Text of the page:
Pleading Standards and the Federal Rule of Civil Procedure
8(a)(2) of the Federal Rules of Civil Procedure governs the
requirements for pleadings that state a claim for relief,
requiring that a pleading contain "a short and plain
statement of the claim showing that the pleader is entitled
to relief." The standard for the adequacy of complaints
under Rule 8(a)(2) is now a "plausibility" standard
found in Bell Atlantic Corp. v. Twombly, 550 U.S.
544, 127 S.Ct. 1955 (2007), and its progeny. Under this
standard, "factual allegations must be enough to raise a
right to relief above the speculative level . . . on the
assumption that all the allegations in the complaint are true
(even if doubtful in fact)." Id. at 555-56, 127
S.Ct. at 1965. If a pleading only contains "labels and
conclusions" and "a formulaic recitation of the
elements of a cause of action," the pleading does not
meet the standards of Rule 8(a)(2). Ashcroft v.
Iqbal, 556 U.S. 662, 678, 129 S.Ct. 1937, 1949 (2009)
EDT's Motion to Dismiss is couched as a Federal Rule of
Civil Procedure 12 (b)(6) Motion to Dismiss for Failure to
State a Claim, it should more properly be construed as a
Partial Motion for Judgment on the Pleadings pursuant to Rule
12(c). Under Rule 12(c) “[a]fter the pleadings are
closed--but early enough not to delay trial--a party may move
for judgment on the pleadings.” Fed.R.Civ.P. 12(c).
After the close of pleadings and prior to the start of trial,
EDT filed its Motion to Dismiss, which due to the timing of
filing, is construed as a Rule 12(c) judgment on the
pleadings. However, this distinction does not affect the
Court's legal analysis because the standards for motions
under Rule 12(b)(6) and Rule 12(c) are identical. See In
re Katrina Canal Breaches Litig., 495 F.3d 191, 205 (5th
Cir. 2007) (“The standard for deciding such a motion is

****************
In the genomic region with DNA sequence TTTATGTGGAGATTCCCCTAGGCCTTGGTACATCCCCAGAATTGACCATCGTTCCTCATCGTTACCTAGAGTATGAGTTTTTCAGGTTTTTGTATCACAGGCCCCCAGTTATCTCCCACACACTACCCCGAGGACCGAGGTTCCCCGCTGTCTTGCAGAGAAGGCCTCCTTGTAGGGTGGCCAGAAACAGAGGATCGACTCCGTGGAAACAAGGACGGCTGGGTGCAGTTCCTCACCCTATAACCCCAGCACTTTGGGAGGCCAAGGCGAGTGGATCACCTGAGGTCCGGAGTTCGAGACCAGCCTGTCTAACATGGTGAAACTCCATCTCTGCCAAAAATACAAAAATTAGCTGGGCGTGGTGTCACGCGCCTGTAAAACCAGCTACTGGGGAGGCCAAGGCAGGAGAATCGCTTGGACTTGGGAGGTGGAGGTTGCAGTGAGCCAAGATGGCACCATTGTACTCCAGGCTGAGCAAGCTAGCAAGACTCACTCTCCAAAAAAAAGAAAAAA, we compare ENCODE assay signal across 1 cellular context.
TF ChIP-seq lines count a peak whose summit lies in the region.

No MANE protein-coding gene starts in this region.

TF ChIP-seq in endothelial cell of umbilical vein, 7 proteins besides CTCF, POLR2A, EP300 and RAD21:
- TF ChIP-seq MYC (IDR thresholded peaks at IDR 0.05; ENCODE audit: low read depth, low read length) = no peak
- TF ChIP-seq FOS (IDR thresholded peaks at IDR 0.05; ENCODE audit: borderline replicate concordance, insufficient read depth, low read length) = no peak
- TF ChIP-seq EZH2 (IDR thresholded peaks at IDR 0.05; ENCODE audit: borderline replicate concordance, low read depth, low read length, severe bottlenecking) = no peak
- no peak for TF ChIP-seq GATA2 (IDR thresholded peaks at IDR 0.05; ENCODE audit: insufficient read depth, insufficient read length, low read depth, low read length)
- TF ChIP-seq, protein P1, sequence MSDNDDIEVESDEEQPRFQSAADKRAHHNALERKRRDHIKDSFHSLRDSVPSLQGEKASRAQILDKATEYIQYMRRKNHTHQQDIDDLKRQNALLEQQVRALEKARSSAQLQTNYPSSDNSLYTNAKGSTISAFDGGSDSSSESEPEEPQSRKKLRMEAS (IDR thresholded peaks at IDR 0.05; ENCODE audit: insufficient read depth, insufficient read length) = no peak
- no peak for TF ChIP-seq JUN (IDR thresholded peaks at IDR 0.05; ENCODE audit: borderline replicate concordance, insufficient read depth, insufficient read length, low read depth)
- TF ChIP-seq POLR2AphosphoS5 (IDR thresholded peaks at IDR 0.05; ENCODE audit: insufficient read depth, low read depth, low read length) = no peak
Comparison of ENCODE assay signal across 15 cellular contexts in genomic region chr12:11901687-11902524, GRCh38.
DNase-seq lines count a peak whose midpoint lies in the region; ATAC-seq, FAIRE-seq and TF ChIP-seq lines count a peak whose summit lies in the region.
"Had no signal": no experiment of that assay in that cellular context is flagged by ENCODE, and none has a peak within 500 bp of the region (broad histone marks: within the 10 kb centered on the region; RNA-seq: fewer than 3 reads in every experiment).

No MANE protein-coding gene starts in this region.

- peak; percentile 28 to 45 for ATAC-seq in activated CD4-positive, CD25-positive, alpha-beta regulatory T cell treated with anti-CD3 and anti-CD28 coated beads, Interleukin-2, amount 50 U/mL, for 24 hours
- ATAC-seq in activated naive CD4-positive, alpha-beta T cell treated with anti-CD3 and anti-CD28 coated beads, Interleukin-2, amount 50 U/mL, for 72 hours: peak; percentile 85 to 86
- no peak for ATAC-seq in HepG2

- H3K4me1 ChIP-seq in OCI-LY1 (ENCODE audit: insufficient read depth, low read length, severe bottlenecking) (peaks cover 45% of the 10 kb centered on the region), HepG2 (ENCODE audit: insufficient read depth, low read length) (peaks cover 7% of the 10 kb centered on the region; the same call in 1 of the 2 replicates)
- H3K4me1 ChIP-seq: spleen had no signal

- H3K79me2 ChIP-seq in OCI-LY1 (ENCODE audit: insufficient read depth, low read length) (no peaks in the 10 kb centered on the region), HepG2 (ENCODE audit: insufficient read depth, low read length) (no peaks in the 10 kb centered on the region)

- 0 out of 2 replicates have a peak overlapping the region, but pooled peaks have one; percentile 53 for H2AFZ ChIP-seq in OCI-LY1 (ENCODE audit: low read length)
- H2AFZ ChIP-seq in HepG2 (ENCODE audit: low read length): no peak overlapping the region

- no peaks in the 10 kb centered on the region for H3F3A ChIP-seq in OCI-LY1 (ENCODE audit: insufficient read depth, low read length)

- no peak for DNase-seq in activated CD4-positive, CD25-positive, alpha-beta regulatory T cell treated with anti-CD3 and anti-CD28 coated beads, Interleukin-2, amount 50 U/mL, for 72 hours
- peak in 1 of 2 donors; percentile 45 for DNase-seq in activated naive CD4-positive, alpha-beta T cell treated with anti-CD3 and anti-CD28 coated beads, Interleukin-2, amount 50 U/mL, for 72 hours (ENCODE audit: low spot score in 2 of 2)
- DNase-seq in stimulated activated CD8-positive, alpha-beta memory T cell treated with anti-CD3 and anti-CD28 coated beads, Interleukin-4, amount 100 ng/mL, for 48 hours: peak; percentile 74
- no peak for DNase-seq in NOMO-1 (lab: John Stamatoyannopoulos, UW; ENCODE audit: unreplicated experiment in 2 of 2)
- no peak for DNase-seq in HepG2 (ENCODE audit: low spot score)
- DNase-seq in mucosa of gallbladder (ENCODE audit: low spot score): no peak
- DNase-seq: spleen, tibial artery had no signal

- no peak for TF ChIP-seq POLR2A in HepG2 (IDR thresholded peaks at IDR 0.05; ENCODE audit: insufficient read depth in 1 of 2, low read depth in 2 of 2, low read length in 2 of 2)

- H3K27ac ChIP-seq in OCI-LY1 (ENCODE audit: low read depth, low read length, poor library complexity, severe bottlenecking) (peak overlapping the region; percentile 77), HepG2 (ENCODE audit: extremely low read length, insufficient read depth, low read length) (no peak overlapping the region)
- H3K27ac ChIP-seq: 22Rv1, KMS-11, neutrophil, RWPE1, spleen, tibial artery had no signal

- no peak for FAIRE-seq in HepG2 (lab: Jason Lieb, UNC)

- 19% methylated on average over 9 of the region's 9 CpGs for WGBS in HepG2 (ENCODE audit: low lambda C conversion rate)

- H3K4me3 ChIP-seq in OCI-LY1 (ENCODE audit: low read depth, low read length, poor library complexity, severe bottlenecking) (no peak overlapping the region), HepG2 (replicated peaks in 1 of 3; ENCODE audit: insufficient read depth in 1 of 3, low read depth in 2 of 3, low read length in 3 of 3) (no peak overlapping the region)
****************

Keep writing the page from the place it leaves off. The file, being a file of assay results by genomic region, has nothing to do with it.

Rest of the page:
the same as that for a Rule 12(b)(6) motion to dismiss for
failure to state a claim.”).
under Rule 12(c), courts must accept all allegations in a
complaint as true. See Iqbal, 556 U.S. at 678, 129
S.Ct. at 1949. However, “the complaint must contain
either direct allegations on every material point necessary
to sustain a recovery . . . or contain allegations from which
an inference may be fairly drawn that evidence on these
material points will be introduced at trial.”
Campbell v. City of San Antonio, 43 F.3d 973, 975
(5th Cir. 1995) (citation omitted). Moreover,
“conclusory allegations or legal conclusions
masquerading as factual conclusions will not suffice to
prevent a motion to dismiss.” Id. at 975
(quoting Fernandez-Montes v. Allied Pilots
Ass'n, 987 F.2d 278, 284 (5th Cir.1993)). Courts
considering a motion to dismiss under Rule 12(c) are only
obligated to allow those complaints that are facially
plausible under the Iqbal and Twombly
standard to survive such a motion. See Iqbal, 556
U.S. at 678-79, 129 S.Ct. at 1949, see also Twombly,
550 U.S. at 555, 127 S.Ct. at 1965.
12(c) is “designed to dispose of cases where material
facts are not in dispute and judgment on the merits can be
rendered by looking to the substance of the pleadings and any
judicially noticed facts.” Great Plains Trust Co.
v. Morgan Stanley Dean Witter & Co., 313 F.3d 305,
312 (5th Cir. 2002) (quoting Hebert Abstract Co., Inc. v.
Touchstone Properties, Ltd., 914 F.2d 74, 76 (5th
Cir.1990)). In other words, judgment on the pleadings
pursuant to Rule 12(c) is appropriate only if “material
facts are not in dispute and questions of law are all that
remain.” Voest-Alpine Trading USA Corp. v. Bank of
China, 142 F.3d 887, 891 (5th Cir.1998); see also
Brittan Communications Int'l Corp. v. Southwestern Bell
Tel. Co., 313 F.3d 899, 904 (5th Cir.2002). Like Rule
12(b)(6) motions to dismiss for failure to state a claim, a
motion to dismiss under Rule 12(c) is disfavored and rarely
granted. See, e.g., Lormand v. U.S.
Unwired, Inc., 565 F.3d 228, 232 (5th Cir. 2009) (Rule
12(b)(6)); Boyd v. Dallas Indep. Sch. Dist., Civil
Action No. 3:08-0426, 2009 WL 159243, at *1 (N.D. Tex.
Jan.21, 2009) (Rule 12(c)). However, if the complaint does
not meet this standard, it can be dismissed "at the
point of minimum expenditure of time and money by the parties
and the court." Twombly, 550 U.S. at 558, 127
S.Ct. at 1966.
at the Rule 12(c) stage, courts may not go outside the
pleadings. However, in the present action, the Court may
consider the subcontract in assessing the Rule 12(c) Partial
Motion for Judgment on the Pleadings because it was referred
to in Yor-Wic's original and amended Petition, and it is
central to Yor-Wic's claims. See New Orleans City v.
Ambac Assur. Corp., 815 F.3d 196, 200 (5th Cir. 2016)
Federal Declaratory ...